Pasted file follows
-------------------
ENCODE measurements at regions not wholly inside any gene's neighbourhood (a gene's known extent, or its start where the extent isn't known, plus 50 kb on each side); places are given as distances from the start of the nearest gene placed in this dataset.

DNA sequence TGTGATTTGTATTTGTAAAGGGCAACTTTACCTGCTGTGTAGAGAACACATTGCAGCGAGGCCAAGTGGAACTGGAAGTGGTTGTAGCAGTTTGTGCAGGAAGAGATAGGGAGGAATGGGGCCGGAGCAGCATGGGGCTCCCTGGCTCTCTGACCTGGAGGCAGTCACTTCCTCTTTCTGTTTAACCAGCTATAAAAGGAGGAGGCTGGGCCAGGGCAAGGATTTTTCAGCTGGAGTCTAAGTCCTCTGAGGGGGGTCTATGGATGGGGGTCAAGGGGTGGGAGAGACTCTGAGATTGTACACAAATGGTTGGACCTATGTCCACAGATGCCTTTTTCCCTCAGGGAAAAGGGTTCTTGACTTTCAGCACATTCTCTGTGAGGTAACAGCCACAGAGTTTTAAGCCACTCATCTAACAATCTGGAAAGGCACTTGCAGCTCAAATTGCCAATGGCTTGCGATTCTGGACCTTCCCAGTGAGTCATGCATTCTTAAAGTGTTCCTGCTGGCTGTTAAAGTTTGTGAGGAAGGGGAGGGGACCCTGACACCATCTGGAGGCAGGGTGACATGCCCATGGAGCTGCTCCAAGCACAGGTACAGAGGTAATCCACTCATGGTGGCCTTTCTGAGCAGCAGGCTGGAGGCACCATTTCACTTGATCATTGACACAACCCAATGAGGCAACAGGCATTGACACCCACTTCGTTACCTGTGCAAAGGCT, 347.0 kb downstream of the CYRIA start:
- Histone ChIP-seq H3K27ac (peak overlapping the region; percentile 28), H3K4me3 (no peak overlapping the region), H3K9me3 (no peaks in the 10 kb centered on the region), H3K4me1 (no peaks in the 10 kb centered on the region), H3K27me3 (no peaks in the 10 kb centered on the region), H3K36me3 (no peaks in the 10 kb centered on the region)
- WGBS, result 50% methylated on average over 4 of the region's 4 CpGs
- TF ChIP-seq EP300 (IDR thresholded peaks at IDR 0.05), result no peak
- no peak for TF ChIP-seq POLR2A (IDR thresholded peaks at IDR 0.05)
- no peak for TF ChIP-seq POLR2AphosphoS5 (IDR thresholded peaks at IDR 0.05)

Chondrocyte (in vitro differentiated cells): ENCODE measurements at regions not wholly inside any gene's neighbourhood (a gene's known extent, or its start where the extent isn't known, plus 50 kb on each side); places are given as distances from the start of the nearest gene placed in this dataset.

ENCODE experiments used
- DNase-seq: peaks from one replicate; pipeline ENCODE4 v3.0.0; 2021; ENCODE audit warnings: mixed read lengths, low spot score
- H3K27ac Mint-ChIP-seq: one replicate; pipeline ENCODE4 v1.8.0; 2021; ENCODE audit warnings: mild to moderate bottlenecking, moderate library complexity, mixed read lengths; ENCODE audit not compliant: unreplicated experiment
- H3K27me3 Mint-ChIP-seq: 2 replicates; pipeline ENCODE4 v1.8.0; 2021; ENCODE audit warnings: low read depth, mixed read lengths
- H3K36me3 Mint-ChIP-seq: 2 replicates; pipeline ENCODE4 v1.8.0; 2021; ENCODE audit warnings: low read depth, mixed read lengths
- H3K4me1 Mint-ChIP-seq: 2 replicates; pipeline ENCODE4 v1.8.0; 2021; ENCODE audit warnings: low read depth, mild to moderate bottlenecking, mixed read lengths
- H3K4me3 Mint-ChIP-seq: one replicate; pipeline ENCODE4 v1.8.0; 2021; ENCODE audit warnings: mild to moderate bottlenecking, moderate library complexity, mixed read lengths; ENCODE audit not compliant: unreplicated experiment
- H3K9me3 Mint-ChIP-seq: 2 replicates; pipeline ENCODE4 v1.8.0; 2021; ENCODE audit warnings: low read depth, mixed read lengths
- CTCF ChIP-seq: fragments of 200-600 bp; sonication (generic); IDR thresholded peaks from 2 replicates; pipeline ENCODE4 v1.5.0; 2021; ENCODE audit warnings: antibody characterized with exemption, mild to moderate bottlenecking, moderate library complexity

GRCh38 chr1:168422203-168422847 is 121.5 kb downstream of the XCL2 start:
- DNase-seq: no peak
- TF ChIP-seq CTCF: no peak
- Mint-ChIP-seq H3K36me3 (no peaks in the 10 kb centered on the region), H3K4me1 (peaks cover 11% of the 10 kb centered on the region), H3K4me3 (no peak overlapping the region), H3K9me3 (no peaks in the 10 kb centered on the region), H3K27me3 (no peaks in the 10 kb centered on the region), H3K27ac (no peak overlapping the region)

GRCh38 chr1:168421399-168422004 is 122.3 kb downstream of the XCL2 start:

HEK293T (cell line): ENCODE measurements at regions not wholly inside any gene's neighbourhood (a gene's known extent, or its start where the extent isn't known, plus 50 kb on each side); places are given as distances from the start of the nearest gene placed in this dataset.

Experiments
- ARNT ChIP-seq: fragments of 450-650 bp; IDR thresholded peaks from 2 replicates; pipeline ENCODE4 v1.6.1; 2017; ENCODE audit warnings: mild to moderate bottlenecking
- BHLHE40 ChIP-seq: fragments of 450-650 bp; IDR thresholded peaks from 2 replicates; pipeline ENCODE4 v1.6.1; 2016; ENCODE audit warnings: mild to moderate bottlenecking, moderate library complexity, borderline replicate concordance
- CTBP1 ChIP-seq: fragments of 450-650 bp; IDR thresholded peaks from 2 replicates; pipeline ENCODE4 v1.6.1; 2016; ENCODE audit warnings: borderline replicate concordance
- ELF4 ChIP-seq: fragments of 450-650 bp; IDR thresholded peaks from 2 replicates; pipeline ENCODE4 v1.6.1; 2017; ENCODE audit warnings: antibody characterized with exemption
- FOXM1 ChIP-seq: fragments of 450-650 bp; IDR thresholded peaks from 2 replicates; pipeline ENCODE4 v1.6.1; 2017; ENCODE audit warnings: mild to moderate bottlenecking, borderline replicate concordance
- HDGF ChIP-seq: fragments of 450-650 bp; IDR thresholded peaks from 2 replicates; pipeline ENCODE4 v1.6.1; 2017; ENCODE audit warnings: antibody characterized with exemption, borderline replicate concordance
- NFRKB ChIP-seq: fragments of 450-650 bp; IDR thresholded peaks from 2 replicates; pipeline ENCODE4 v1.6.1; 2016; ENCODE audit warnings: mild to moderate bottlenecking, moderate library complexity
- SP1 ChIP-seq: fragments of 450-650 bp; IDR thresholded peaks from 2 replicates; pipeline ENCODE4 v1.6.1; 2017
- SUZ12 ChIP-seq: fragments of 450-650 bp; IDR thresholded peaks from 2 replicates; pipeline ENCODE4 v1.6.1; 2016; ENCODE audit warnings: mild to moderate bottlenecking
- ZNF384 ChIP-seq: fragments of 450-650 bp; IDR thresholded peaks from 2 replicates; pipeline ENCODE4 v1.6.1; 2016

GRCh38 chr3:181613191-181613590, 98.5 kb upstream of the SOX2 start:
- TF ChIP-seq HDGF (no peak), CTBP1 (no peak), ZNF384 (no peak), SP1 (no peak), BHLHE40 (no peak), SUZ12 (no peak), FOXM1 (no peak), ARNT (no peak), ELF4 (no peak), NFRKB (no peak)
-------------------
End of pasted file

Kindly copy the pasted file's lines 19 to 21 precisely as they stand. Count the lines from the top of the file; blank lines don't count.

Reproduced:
- DNase-seq: no peak
- TF ChIP-seq CTCF: no peak
- Mint-ChIP-seq H3K36me3 (no peaks in the 10 kb centered on the region), H3K4me1 (peaks cover 11% of the 10 kb centered on the region), H3K4me3 (no peak overlapping the region), H3K9me3 (no peaks in the 10 kb centered on the region), H3K27me3 (no peaks in the 10 kb centered on the region), H3K27ac (no peak overlapping the region)